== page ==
SOLO CON TE

by Anton Wills-Eve


<a href=”https://dailypost.wordpress.com/prompts/quote-me/”>Quote Me</a>

Another repeat, but my stroke recovery progress is good and with the help of my voice recognition software I should be dazzling you all with new pearls of wisdom and wit by next week. Meanwhile here’s another oldie. David told me this story concerning his lovely family last summer. 

RECITATIVE 11

SOLO CON TE

It was several months since I last wrote anything of any importance by hand, but recently a strange necessity arose to make me do so. Edgardo, the youngest of my polyglot three sons and four daughters,  just five years old at the time, had been asked to reply to a birthday party invitation and the card even had a reply form attached with  a lined space for a child of his age to write on. But it was beyond him.

“Eh, Papa, non possedo ecrire in questo language. Mio caligrafico es crap!”

When I was his age I would have received a clip round the ear for that reply but it’s illegal nowadays. Okay he was born in America and had been brought up in France, Switzerland and Italy by an English/Australian father and an Italian/Austrian mother, but that was no excuse. I knew where his deliberate bad language came from. His nine year old sister Lucia, one of twins, delighted in telling him how to really annoy me and pretend it was because he was linguistically over challenged. So I played along and tried to understand his difficulties.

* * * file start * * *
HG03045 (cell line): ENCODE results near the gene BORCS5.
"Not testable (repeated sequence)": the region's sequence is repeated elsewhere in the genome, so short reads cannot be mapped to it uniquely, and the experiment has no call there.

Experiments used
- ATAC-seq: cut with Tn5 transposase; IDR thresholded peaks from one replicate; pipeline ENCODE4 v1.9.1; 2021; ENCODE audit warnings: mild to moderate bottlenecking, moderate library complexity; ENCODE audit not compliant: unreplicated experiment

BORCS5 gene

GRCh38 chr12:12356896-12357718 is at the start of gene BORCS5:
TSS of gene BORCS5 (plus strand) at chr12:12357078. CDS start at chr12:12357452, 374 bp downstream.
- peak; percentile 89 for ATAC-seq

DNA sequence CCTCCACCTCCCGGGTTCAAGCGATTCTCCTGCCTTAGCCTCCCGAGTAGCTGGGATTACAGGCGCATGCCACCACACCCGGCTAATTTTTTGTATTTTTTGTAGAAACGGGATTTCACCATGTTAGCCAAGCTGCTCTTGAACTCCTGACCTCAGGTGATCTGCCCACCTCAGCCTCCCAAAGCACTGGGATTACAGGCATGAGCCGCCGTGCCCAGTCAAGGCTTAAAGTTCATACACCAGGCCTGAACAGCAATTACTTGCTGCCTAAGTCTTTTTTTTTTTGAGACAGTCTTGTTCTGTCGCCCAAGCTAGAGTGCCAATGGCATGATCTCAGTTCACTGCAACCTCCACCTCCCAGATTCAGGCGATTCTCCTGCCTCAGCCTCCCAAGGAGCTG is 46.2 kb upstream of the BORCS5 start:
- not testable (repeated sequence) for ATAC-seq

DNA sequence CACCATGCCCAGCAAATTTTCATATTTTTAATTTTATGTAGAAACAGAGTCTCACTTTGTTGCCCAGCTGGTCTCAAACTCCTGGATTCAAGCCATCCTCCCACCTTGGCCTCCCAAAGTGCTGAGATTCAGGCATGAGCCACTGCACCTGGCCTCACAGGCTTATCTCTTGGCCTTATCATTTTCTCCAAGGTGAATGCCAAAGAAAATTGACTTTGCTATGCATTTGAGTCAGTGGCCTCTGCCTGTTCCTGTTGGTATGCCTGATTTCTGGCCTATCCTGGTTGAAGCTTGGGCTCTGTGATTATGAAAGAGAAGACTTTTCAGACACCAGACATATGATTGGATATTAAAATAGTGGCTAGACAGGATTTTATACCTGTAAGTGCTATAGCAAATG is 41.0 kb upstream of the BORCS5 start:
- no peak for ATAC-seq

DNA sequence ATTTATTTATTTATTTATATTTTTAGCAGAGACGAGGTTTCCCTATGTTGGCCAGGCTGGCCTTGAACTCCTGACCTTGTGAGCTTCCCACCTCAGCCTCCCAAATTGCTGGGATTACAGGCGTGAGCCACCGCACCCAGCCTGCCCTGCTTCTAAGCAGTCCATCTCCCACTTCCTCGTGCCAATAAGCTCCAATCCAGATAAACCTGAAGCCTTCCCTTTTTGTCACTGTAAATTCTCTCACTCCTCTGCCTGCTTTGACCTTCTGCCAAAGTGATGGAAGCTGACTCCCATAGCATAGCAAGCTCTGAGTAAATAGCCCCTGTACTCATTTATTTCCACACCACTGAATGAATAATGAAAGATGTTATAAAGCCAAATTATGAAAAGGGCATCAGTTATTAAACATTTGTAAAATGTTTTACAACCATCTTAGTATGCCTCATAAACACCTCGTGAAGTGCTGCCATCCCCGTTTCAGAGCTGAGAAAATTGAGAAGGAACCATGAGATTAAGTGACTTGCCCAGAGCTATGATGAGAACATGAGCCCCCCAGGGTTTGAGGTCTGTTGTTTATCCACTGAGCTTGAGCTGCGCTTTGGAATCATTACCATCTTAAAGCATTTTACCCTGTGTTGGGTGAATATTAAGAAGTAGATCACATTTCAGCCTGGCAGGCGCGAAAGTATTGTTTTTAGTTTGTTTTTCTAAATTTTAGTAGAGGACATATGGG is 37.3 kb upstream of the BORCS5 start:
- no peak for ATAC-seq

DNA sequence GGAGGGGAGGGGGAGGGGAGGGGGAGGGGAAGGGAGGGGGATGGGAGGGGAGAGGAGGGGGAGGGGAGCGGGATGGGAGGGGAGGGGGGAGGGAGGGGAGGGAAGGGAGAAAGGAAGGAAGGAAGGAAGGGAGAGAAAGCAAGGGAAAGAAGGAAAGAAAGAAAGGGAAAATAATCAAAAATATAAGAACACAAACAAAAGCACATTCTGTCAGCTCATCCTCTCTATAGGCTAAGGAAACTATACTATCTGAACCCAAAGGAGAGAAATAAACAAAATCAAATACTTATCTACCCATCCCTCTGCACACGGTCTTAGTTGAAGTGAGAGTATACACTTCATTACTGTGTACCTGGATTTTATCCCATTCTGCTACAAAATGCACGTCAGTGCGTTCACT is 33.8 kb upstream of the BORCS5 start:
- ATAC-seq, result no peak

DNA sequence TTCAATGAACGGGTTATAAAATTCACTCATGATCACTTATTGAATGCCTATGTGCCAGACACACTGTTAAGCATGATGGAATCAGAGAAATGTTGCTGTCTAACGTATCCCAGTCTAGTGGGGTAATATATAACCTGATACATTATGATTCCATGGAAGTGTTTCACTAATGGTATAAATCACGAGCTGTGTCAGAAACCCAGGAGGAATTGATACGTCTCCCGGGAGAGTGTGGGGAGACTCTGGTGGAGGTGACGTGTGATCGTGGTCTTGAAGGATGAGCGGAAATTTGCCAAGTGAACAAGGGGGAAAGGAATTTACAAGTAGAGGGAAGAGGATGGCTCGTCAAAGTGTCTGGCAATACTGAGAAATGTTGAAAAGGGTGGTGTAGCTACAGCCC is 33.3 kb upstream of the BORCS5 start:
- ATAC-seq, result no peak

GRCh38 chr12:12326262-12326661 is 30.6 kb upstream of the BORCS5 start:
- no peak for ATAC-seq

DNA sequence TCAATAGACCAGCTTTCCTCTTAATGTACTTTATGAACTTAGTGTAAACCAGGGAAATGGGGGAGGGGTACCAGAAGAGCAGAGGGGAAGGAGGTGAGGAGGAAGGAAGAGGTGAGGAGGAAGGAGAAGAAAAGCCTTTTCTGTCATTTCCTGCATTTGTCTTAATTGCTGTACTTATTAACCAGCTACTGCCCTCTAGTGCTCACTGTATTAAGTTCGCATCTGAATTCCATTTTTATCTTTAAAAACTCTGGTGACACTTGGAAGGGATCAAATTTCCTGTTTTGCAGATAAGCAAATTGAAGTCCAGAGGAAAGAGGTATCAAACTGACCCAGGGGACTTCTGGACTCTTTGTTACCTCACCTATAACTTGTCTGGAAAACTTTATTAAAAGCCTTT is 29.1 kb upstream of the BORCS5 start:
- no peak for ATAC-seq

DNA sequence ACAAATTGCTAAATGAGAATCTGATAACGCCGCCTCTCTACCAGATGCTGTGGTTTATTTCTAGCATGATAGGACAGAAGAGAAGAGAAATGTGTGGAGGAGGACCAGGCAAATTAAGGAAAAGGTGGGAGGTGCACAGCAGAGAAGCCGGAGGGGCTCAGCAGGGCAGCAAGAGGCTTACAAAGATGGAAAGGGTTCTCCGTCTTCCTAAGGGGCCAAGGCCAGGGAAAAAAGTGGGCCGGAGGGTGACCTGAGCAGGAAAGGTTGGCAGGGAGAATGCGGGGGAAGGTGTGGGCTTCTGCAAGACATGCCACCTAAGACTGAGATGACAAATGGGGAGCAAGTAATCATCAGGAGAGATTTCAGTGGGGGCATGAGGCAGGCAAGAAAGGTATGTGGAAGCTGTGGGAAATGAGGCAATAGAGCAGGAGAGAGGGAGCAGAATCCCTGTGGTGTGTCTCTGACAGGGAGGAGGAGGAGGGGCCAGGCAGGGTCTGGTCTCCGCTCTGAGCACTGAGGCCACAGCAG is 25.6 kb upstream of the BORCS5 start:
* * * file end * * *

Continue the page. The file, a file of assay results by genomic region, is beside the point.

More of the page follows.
“Mio bambino caro, this exercise will be all in English, capisce?”

“Capisce is no English. You liar, Papa. God will punish you”

A voice from the doorway did not help either,

“Si, and quoting from an Italian opera ain’t gonna teach the kid much English either, in it?” You know those moments when the woman you love most in the world suddenly changes from ‘my wife’ to ‘his mother’? Well this was one of them. I lost my patience with her.

“Francesca. I’m trying to teach Eddie polite English. Give me a break, please!”

She roared with laughter and said our two months in London wasn’t improving the children’s English or the family’s bonding. That was when I realised Edgardo had wandered off to play elsewhere so I just scrawled ‘thank you. I’d love to come. Eddie’ on the invitation, sealed it and addressed it to the daughter of the Australian High Commissioner. Francesca posted it that afternoon.

The farce concluded two days later when our eldest child, twelve year old Maria, came rushing up to me and said “Daddy, Daddy  is Eddie going to that girl’s party? Her brother’s just texted me to ask because they couldn’t read the handwriting on his reply.”

AWE

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